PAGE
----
Amy Chin’s large graphic novel illustrating her Chinese-American heritage is among the enlightening works on view in “Chinese American: Exclusion/Inclusion” at the Chinese Historical Society of America Museum in San Francisco. (Courtesy photo)

Amy Chin’s large graphic novel illustrating her Chinese-American heritage is among the enlightening works on view in “Chinese American: Exclusion/Inclusion” at the Chinese Historical Society of America Museum in San Francisco. (Courtesy photo)

In-depth exhibit details Chinese-American experience

The Chinese Historical Society of America Museum in San Francisco is the new home of a major exhibition telling the Chinese-American story.

“Chinese American: Exclusion/Inclusion” traces the history of Chinese America from the early 1800s, when the first immigrants from China arrived, to the implementation of discriminatory exclusion legislation, from 1882 to 1943, to the challenges of the Cold War and beyond.

Legal successes and civil-rights triumphs also happen on the journey.

“The most comprehensive museum expression about the experience of Chinese in America to date” is how CHSA executive director Sue Lee describes the exhibit, which contains artwork, artifacts, dioramas, interactive displays and theatrical settings. A gift to the CHSA from the New York Historical Society — its original home — the exhibit will grow and change over time, Lee says.

Modestly sized but comprehensive, the show looks at early U.S.-China encounters and at the consequences, legal and social, of the Chinese Exclusion Act, which prohibited the immigration of Chinese laborers.

It also highlights efforts to fight racism and achieve a sense of acceptance in what leaders like Frederick Douglass, one of numerous figures referenced in the exhibition, envisioned as the “composite” nation.

Exhibits include 20th-century watercolor paintings by Dong Kingman, known for his urban landscapes, and Jake Lee, an artist championed by the CHSA for his depictions of everyday Chinese-American life.

A significant portion of the exhibition consists of environments representing the immigration station operated on Angel Island from 1910 to 1940. Here, immigrants, the largest percentage of whom were Chinese, were detained and interrogated.

These settings feature barracks, a women’s dorm (female Chinese immigrants had to prove they weren’t prostitutes in order to be able to enter the county), and suitcases filled with belongings. The display includes interrogation and medical-examination areas, poetry written by detainees on walls, and mahjong tiles.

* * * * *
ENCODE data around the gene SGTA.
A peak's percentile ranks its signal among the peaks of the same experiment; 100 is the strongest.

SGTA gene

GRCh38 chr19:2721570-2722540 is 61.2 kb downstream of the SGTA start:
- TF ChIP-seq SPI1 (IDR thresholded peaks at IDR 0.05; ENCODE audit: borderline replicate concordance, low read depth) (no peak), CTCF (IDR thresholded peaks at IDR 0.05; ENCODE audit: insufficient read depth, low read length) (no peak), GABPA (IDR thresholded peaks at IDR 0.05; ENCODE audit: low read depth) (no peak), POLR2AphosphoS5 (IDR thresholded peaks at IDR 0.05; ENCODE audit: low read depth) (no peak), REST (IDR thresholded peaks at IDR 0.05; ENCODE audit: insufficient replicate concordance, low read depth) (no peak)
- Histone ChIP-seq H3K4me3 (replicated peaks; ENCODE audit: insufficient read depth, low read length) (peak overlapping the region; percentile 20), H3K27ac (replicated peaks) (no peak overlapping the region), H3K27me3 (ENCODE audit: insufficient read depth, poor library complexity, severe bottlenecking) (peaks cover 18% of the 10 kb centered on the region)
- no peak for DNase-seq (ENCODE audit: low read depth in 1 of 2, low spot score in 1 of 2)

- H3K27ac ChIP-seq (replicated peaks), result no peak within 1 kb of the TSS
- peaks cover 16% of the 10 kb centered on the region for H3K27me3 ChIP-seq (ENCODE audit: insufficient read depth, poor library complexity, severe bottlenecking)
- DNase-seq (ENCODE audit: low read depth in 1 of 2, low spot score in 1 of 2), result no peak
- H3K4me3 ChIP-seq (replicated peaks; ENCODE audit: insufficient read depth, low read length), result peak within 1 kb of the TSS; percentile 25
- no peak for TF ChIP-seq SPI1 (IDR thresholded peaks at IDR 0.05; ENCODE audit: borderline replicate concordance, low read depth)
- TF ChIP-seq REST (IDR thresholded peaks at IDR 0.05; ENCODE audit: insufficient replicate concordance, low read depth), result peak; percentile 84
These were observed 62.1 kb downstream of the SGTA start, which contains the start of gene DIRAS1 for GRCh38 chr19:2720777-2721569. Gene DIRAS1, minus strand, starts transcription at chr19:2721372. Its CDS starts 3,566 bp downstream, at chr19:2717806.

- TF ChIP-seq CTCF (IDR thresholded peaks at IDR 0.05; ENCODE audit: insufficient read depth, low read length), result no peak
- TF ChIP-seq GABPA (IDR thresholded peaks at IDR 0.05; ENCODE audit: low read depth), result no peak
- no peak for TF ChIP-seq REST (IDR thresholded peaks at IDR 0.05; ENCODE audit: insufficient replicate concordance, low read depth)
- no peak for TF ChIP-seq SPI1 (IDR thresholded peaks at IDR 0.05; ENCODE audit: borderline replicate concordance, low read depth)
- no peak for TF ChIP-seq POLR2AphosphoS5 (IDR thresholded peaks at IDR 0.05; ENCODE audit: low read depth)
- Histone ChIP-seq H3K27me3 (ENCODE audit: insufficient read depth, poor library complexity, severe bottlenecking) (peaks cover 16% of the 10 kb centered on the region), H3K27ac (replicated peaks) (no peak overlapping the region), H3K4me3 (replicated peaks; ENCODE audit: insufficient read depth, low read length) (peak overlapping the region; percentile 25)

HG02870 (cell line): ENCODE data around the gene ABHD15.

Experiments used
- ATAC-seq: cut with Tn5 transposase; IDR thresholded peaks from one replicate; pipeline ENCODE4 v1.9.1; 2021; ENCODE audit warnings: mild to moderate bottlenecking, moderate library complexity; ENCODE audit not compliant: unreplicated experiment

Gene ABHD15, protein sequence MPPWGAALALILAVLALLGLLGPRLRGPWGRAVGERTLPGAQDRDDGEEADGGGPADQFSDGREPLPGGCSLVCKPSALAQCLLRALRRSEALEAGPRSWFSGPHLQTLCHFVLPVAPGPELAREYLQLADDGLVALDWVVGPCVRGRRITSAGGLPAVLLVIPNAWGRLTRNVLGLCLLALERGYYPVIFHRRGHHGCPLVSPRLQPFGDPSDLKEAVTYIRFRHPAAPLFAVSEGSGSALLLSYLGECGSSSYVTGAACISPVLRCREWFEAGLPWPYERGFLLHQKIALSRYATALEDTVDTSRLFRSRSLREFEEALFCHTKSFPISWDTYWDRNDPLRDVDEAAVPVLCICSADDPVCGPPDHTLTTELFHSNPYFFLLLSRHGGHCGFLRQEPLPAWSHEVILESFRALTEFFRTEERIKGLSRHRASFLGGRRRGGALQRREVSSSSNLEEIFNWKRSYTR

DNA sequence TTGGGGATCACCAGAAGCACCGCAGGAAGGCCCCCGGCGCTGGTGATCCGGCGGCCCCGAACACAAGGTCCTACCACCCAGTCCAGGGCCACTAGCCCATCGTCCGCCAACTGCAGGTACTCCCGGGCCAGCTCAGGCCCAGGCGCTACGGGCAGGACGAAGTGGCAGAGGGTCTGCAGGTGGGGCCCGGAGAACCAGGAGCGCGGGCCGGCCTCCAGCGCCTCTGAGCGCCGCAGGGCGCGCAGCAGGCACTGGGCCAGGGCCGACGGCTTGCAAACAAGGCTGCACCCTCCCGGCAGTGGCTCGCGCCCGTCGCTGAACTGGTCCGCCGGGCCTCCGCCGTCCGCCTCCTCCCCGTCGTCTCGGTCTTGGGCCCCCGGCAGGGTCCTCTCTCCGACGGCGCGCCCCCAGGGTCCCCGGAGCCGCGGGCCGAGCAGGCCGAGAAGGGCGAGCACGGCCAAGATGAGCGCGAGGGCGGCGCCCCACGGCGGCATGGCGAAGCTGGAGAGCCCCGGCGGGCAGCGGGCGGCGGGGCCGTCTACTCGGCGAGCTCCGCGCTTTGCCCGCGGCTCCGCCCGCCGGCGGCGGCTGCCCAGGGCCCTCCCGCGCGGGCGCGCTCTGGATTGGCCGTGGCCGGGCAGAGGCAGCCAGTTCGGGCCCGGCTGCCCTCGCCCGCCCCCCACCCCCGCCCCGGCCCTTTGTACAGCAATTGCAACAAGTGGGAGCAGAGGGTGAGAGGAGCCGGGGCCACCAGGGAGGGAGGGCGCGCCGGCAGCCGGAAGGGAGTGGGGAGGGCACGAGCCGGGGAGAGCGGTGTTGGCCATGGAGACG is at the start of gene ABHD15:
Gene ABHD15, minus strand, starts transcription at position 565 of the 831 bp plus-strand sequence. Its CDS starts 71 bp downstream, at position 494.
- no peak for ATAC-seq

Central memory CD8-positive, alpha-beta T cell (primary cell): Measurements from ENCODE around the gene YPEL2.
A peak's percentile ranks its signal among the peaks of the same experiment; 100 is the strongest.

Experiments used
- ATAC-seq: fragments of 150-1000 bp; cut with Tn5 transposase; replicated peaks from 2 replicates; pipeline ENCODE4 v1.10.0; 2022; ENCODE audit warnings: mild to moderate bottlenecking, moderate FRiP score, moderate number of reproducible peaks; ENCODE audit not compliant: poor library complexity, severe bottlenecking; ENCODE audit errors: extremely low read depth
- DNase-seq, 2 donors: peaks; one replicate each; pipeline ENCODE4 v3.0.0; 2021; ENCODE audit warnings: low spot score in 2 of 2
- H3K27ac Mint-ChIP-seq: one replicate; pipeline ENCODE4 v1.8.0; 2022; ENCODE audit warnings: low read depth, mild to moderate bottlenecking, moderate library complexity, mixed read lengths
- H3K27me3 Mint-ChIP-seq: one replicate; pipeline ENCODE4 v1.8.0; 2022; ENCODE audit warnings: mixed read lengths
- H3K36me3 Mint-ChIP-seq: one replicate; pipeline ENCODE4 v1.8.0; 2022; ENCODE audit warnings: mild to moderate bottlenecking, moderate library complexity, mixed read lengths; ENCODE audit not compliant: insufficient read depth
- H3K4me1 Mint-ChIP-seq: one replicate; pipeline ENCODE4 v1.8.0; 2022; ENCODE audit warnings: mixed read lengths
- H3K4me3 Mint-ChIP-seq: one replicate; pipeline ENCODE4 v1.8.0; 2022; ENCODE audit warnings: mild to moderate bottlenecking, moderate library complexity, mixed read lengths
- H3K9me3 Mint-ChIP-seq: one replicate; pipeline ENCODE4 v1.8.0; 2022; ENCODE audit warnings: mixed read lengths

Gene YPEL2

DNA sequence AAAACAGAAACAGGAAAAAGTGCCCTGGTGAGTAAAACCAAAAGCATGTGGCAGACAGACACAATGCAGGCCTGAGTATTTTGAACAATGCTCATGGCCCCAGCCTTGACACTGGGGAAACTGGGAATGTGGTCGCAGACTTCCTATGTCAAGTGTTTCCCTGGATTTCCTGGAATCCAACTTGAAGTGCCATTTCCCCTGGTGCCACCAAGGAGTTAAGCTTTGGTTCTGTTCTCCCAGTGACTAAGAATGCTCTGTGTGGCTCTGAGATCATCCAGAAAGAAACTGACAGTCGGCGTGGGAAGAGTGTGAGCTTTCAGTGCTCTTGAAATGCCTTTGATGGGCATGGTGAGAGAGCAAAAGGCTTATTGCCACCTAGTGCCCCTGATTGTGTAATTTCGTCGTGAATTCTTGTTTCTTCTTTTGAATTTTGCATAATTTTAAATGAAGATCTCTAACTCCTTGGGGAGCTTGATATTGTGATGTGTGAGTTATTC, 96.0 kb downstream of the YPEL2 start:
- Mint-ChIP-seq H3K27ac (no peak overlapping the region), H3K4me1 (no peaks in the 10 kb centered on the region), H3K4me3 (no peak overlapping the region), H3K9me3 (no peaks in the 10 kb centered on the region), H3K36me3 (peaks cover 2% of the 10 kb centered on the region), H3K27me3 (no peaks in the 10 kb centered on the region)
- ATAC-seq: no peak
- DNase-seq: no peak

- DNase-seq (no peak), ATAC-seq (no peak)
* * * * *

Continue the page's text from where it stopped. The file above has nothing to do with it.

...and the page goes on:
“Coaching” documents were used by immigrants attempting to enter the country under an assumed name, to dodge anti-laborer laws.

Dioramas provide mini history lessons. One scene illustrates the passage by legislators of the Chinese Exclusion Act. Another depicts the largely forgotten massacre that resulted in 28 Chinese deaths and 75 burned-down Chinese homes in 1885 in Rock Springs, Wyo. The tragedy was triggered by rioting white miners who claimed Chinese laborers were taking jobs from “real” Americans.

Displays relating to the Cold War include Ping-Pong paddles (inspired by the slight thaw in the ice created by the U.S.-China table-tennis matches) bearing images of Richard Nixon and Mao Zedong.

A section on activists and rebels spotlights Wong Chin Foo, editor of the Chinese American, a newspaper vehemently opposed to the exclusion act.

Contemporary items include a project by Bronx-born artist Amy Chin, presented as an oversized graphic novel and illustrating the history of her Chinese-American family. It shows her parents’ years-long separation caused by the exclusion law and a license issued to her grandfather for his laundry business. It also reveals how the Chins slowly become an American family with a sense of belonging.

With such material, the exhibition qualifies not only as a Chinese-American attraction but as a reflection of the experiences of immigrants of numerous origins. It also reminds us, in these harsh times for immigrants, that we are a nation built and shaped by immigrants.

IF YOU GO

Chinese American: Exclusion/Inclusion
Where: Chinese Historical Society of America Museum, 965 Clay St., S.F.
When: Noon to 5 p.m. Tuesdays-Fridays, 10 a.m. to 4 p.m. Saturdays-Sundays
Tickets: $10 to $15; free for 12 and younger
Contact: (415) 391-1188, www.chsa.org

Amy ChinChinese Exclusion ActChinese Historical Society of America MuseumDong Kingman]Museums and GalleriesSue LeeVisual ArtsWong Chin Foo

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